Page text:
• Pharmacology

If the lectures in pharmacology are not sufficient for you, try out Lippincott Illustrated Reviews: Pharmacology. The book will lay the foundation of understanding the core concepts of pharmacology. If you had much material that was not understandable for you, this book will help you establish a solid foundation of pharmacology terms and concepts.

It is great to study pharmacology by using flashcards. If it is easier for you to learn from notes, pictures, and other visuals, then consider buying Deja Review Pharmacology. It contains many details and basic principles explained clearly and in detail.

  • Pathology

One of the best preparatory and review books for medical students in pathology is Robbins & Cotran’s Review of Pathology. Even the most difficult aspects and questions of this discipline will be clearly explained and interpreted in this book. You will obtain more clarity if you choose to have this book on your shelf.

As the other sources, you may as well try out videos and different conference speeches online, as well as scholarly articles.

Rapid Review of Pathology written by Goljan is another credible and properly thought-out book that deserves great attention. It contains many details regarding the subject and provides important materials and ideas in pathology.

Big Robbins is an impeccable textbook if you are fond of an idea that it is crucial to really learn the fundamentals and the core concepts of the basis sciences. The information found in this boo will hardly help you with taking tests as it contains more in-depth and detailed information and facts. However, you will certainly enrich your general understanding of pathology and delve into more complicated concepts and ideas.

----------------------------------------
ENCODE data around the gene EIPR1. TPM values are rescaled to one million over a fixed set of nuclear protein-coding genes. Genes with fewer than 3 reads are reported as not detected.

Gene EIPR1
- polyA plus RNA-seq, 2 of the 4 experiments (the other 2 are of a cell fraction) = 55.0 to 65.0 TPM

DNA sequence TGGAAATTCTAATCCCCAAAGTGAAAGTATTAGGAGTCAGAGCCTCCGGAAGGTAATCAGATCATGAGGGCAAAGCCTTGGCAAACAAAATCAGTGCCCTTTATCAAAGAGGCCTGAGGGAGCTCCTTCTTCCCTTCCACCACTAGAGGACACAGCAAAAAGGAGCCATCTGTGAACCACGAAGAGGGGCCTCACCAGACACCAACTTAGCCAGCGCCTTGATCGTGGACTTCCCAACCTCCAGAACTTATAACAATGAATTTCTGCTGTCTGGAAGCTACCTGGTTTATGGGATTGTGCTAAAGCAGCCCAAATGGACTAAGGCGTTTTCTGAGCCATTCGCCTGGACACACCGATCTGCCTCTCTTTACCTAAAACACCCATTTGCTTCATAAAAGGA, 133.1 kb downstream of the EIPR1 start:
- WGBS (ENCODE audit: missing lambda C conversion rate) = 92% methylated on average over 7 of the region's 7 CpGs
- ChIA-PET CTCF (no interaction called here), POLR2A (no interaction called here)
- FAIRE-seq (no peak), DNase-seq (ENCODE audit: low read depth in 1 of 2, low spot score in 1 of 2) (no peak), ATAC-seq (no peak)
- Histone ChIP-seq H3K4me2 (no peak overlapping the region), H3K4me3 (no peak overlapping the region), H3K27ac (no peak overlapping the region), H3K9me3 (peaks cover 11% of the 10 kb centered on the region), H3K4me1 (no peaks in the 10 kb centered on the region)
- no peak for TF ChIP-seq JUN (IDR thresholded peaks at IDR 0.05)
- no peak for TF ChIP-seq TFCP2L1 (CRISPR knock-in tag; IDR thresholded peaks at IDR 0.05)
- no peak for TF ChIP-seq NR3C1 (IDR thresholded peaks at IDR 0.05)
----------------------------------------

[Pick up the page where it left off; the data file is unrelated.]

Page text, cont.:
• Pediatrics

APLS: The Pediatric Emergency Medicine Resource.The list of books on pediatrics emergency medicine is not long but this one is something all of you must read. This book presents advanced material on the topic, so it’s on the list of medical books to read. This is definitely the book a medical professional should read before his/her pediatric ED rotations.

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  • Orthopedics

Emergency Orthopedics, 6th edition. It is a must-have for anyone studying their orthopedic block. There is no boring staff because it was written for EM students, so it contains everything you should know.

Carter’s Common Hand Injuries. Although it was written 20 years ago, this textbook is still something to pick up from the library. The information in this book is organized in a way, which enables you to learn the basics of a hand in the most understandable way. Carter even included cartoons in it. Unfortunately, for those who are not fond of e-books, it is now out of print. However, the e-version is still a must-have. There is a similar book by ACEP but the majority of reviews confirm that Carter is still the best.

  • Toxicology

Toxicology Secrets. Although this is a review book, it appears in many professional recommendation lists.

  • Radiology

Accident and Emergency Radiology, 3rd edition. It is called survival guide for a reason. It is a good book and it covers all x-ray essentials.

  • Electrocardiography

The ECG in Acute MI. The manual of reperfusion therapy describes the best evidence-based practice, so this resource is absolutely indispensable today. ER doctors frequently read Dubin or Marriot but the best guidelines were created by Stephen W. Smith. Knowing the signs of an MI on ECG still does not make you an expert. If you want to go to level II, enjoy the free version of this number-one textbook, which has been given away by the author now that it is out of print.